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NEW YORK -- With Memorial Day as the unofficial start of the summer driving season, motorists were steamed as an increasing number of gas pumps in the nation read upwards of $4 a gallon, The New York Times reported.
The nationwide average for a gallon of gasoline was nearly $3.88, according to AAA, a number that is 65 cents higher than this time last year. Diesel hit $4.65 a gallon on Friday, up $1.73 a gallon in a year.
In March, Americans drove 11 billion miles less than in March 2007, a decline of 4.3 percent, marking the first time since 1979 that mileage dropped from one year to the next, the U.S. Department of Transportation reported last week. These statistics were supported by a recent New York Times poll that interviewed 70 people across the country who said lifestyle adjustments -- such as limiting trips to the grocery store -- will last beyond the summer.
While gasoline sales typically climb during Memorial Day weekend, MasterCard estimated sales dropped by approximately 7 percent. Overall, the U.S. Department of Energy expects gasoline sales to fall by 0.6 percent this year, the first drop since 1991, the Times reported.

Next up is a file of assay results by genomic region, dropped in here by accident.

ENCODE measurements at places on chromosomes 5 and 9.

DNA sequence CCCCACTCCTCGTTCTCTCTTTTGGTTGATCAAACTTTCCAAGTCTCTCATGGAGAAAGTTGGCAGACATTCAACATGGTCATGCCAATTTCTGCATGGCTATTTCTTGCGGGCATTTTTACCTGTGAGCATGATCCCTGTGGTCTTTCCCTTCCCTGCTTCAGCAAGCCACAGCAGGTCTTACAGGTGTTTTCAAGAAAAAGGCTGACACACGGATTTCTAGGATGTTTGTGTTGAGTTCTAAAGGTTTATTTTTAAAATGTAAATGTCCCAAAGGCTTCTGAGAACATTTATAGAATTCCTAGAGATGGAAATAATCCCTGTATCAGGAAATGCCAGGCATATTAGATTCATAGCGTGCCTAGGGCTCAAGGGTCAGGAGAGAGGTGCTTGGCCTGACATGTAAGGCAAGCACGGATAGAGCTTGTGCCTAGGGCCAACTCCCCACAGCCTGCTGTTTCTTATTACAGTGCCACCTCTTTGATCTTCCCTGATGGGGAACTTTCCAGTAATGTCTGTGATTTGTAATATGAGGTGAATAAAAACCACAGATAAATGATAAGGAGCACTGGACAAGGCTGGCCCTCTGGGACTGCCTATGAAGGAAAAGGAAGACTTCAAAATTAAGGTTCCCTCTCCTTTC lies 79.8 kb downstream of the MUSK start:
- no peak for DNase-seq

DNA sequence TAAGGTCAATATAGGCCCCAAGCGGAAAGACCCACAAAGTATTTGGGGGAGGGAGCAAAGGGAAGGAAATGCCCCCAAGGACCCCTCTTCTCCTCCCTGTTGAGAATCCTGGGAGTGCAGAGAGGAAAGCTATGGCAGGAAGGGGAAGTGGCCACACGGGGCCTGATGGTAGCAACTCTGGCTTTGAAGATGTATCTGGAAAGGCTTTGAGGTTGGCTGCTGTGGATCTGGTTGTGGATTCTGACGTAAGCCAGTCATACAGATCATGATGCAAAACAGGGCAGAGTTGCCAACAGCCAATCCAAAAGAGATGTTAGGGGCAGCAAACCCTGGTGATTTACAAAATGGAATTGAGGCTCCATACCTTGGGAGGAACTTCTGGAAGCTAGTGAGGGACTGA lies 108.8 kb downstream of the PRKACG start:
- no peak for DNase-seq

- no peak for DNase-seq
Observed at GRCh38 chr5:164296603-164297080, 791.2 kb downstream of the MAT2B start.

Florian Bialas, a retiree who lives near Chicago, told The New York Times he sold his Pontiac Sunfire for $3,000 and plans to give up his license when it expires in September. "I can walk to most places where I need to go," he told the paper.
"The psychology has changed," Sara Johnson, an economist at Global Insight, told the paper. "People have recognized that prices are not going down and are adapting to higher energy costs. It's a capitulation."
While Americans cry foul, gasoline is cheaper in the states than in most European nations. In France, for example, a gallon of gasoline costs about $7.70 at today's exchange rates. Lee Schipper, a visiting scholar at the transportation center of the University of California, Berkeley, told The New York Times Americans pay less to drive a mile today than they did in 1980, once the impact of inflation and gains in fuel efficiency are taken into account.
"This is the wake-up call," Schipper told the paper. "We actually have a lot of choices, based on what car we drive, where we live, how much time we choose to drive, and where we choose to go. But you have built in a very strong car dependency. And when the price hits the fan, people have a hard time coping."